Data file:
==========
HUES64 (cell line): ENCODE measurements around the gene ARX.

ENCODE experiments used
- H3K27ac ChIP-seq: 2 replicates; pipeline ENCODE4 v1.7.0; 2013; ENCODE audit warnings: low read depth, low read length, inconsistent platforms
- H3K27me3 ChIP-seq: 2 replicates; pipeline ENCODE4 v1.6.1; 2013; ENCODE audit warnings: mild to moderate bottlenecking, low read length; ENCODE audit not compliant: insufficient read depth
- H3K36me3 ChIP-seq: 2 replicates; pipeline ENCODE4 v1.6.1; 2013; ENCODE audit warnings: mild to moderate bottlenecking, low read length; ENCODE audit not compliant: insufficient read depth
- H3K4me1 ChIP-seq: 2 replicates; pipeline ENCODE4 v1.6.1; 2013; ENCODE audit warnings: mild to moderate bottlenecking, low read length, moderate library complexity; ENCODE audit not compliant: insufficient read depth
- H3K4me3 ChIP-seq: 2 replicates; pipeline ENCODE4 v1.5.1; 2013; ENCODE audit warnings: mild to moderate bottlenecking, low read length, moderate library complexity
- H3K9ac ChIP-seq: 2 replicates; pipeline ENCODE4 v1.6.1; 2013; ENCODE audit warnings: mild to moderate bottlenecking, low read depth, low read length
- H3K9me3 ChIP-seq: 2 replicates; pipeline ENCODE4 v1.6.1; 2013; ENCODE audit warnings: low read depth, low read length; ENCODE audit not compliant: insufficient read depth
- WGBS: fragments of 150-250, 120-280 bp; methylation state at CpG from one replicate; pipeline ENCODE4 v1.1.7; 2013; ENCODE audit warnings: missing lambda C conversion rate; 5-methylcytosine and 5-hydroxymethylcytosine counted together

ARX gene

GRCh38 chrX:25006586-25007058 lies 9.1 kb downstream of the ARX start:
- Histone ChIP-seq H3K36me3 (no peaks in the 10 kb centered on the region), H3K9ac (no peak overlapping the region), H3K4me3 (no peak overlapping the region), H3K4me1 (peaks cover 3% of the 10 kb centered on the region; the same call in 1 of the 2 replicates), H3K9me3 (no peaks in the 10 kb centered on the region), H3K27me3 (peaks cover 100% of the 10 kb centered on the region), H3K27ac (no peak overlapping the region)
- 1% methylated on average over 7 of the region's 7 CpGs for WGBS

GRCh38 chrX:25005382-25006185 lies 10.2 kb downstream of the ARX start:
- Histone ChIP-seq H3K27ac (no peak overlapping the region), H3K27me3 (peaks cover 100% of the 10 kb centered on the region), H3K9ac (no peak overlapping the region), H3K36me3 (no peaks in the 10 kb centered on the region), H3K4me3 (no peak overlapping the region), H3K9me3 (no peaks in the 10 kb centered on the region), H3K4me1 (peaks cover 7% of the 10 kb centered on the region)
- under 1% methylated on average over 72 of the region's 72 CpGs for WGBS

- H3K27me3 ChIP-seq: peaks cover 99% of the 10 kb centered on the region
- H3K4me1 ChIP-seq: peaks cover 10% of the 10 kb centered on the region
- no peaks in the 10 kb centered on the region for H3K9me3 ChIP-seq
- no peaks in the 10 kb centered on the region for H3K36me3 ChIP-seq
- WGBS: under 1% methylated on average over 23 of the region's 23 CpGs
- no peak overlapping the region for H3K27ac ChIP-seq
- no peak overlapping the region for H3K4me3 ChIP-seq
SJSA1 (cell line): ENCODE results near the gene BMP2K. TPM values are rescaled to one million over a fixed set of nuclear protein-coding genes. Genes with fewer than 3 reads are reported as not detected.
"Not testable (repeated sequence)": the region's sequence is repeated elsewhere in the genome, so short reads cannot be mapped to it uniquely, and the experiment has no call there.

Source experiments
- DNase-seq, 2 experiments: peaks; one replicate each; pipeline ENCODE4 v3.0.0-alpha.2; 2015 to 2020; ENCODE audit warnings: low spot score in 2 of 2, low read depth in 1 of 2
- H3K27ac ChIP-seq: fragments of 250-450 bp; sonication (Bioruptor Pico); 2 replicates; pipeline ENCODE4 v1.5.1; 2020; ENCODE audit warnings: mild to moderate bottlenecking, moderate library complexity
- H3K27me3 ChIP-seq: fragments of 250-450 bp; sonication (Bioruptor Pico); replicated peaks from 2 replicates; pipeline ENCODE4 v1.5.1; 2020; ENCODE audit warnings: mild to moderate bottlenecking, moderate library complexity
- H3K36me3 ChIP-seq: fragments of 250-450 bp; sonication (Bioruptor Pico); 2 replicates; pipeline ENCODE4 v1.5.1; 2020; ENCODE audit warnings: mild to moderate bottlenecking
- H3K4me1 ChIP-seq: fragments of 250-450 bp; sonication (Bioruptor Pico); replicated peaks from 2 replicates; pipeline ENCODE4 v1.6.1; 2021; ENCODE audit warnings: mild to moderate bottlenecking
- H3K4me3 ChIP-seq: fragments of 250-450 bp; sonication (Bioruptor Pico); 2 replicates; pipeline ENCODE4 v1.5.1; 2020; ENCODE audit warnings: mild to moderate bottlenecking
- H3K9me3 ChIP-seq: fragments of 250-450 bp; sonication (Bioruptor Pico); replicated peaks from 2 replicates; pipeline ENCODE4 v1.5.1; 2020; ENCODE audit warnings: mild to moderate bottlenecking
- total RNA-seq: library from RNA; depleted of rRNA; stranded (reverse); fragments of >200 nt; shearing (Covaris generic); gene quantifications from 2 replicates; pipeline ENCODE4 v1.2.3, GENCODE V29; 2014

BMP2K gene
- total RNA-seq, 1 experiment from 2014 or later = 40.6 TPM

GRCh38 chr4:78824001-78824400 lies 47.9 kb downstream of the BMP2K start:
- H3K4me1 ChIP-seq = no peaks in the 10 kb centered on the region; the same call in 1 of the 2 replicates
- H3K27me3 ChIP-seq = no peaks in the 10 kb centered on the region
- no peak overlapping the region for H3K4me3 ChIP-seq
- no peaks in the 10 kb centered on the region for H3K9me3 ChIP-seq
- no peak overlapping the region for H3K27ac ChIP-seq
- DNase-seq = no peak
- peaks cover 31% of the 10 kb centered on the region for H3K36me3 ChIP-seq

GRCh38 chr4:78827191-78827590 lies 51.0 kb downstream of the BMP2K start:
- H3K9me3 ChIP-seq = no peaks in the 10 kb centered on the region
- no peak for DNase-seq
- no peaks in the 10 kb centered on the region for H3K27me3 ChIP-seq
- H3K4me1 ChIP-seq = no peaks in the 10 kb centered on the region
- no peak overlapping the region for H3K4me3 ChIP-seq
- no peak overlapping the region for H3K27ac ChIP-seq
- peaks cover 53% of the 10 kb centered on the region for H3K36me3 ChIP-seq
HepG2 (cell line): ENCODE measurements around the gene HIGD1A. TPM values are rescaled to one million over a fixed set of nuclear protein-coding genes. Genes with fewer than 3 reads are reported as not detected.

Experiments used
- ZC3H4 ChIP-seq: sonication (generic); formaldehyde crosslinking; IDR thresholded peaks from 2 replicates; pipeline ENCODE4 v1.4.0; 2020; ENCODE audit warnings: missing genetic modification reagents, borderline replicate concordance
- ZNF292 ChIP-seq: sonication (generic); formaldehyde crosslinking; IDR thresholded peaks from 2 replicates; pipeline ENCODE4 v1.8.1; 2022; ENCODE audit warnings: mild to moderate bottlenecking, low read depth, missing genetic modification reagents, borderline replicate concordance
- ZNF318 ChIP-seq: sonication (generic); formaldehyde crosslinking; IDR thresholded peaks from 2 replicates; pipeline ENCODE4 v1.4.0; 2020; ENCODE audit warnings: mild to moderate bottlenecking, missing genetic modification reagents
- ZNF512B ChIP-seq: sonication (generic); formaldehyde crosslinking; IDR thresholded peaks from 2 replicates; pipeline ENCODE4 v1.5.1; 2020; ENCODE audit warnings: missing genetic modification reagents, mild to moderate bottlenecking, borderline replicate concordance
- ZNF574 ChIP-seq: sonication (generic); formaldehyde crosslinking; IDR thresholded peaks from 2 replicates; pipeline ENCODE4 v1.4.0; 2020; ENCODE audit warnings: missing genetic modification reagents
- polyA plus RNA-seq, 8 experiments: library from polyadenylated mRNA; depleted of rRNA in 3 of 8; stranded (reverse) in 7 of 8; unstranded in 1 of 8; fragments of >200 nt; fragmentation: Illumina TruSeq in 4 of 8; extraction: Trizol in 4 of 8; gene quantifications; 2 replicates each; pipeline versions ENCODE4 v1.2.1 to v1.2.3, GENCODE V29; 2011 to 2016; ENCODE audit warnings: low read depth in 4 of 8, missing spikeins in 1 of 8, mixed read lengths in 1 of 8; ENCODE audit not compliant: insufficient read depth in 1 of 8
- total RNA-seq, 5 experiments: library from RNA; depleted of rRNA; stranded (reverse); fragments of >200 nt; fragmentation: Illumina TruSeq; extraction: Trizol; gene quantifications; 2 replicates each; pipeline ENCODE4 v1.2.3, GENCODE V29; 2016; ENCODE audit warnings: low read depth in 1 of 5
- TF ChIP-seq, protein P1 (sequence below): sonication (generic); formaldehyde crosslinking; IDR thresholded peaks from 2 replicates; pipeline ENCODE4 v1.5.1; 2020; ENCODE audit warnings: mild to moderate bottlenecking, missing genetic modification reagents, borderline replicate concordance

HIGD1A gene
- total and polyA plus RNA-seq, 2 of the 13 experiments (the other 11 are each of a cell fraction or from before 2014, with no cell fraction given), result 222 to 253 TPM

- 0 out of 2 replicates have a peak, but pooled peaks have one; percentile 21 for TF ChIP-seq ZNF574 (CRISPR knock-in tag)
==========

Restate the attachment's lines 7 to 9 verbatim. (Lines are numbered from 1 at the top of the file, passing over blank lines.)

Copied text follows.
- H3K4me3 ChIP-seq: 2 replicates; pipeline ENCODE4 v1.5.1; 2013; ENCODE audit warnings: mild to moderate bottlenecking, low read length, moderate library complexity
- H3K9ac ChIP-seq: 2 replicates; pipeline ENCODE4 v1.6.1; 2013; ENCODE audit warnings: mild to moderate bottlenecking, low read depth, low read length
- H3K9me3 ChIP-seq: 2 replicates; pipeline ENCODE4 v1.6.1; 2013; ENCODE audit warnings: low read depth, low read length; ENCODE audit not compliant: insufficient read depth